An advertisement for €700 per month log cabins has been removed after a backlash online and on the airwaves.
The “brand new” one-bed log cabins are located close to the town of Carrigaline, Co Cork and, according to an online advertisement, they come with “all the mod cons of double glazed windows” and “polished pine flooring”.
They were listed last Wednesday at a price of €700 per month with a minimum term of one year.
However Independent.ie has learned that the listing for the unique properties was removed from property websites just 24 hours later after the owners and letting agent were criticised online and on a Cork radio station.
A source said the cabins are no longer available to rent and no decision has been made as to whether they will be re-advertised.
The one-bed log cabins were described in the advertisement as being located seven minute walk from the town of Carrigaline.
They come with “all the mod cons of double glazed windows polished pine flooring”.
The advertisement continues: “This little gem of property comes with Sitting room/ Dining room combined together, a small kitchen, big enough to do your cooking.”
The cabins also come with a four ring Bottle gas cooker, washing machine and under counter fridge. The bathroom has a toilet and electric shower.
One young couple said they were left fuming when they saw the listing for the properties.
Sarah Egar explained that she and her partner live in Carrigaline and are currently looking for a place to rent.
She told Independent.ie that she received a notification about the new property last week.
“This ‘hut’ was an insult to people who are desperate to find a home. There are people who would consider viewing and signing a contract for rent because they have no choice,” she said.
Ms Egar was not alone in her outrage and a number of people voiced their anger online and on the airwaves.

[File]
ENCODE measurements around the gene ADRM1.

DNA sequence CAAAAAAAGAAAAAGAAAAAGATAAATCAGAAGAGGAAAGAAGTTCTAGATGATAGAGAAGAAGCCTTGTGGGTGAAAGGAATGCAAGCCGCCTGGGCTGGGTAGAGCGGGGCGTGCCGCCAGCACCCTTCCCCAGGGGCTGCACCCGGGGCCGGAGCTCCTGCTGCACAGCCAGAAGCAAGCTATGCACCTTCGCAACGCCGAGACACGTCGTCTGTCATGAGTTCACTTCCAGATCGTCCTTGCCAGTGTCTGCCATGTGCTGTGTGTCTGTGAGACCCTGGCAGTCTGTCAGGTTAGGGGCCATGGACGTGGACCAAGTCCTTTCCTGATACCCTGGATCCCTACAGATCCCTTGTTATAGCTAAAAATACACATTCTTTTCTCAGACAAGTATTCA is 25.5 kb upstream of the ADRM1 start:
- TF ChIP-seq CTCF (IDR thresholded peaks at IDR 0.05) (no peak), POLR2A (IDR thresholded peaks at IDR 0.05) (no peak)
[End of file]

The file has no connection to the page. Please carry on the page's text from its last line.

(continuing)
The result was almost immediate with the properties removed from the website just 24 hours later.
Ms Egar said she was delighted that the owners “saw sense”.
“I noticed that the property was featured on a local radio station social media page. I went to search for it again and it was taken down. More than likely for the bad attention it warranted as comments featured 'shame on you' to the property agent for getting involved.
“It should be a lesson learned,” she said.
Independent.ie contacted the letting agent but he declined to comment and added that the owner did not wish to make a comment.
Reports released last week confirm something which looks like a house price bubble. It is not, or not yet, a bubble driven by excessive growth in bank credit like the last time round. But nor is it a nationwide crisis in housing affordability.
A friend recently advertised a room to let in his Dublin house, seeking €500 per month. Among the responses received was an application from a hotel sector professional in his 30s. He had struggled to find a place of any sort over many months since his landlord gave him notice of selling up. In his application - his first point of contact - he unashamedly pleaded to be given a chance to rent the room. He stressed in particular that he was single and would promise not to get into a relationship in the foreseeable future. Therefore, no one would be visiting or staying over.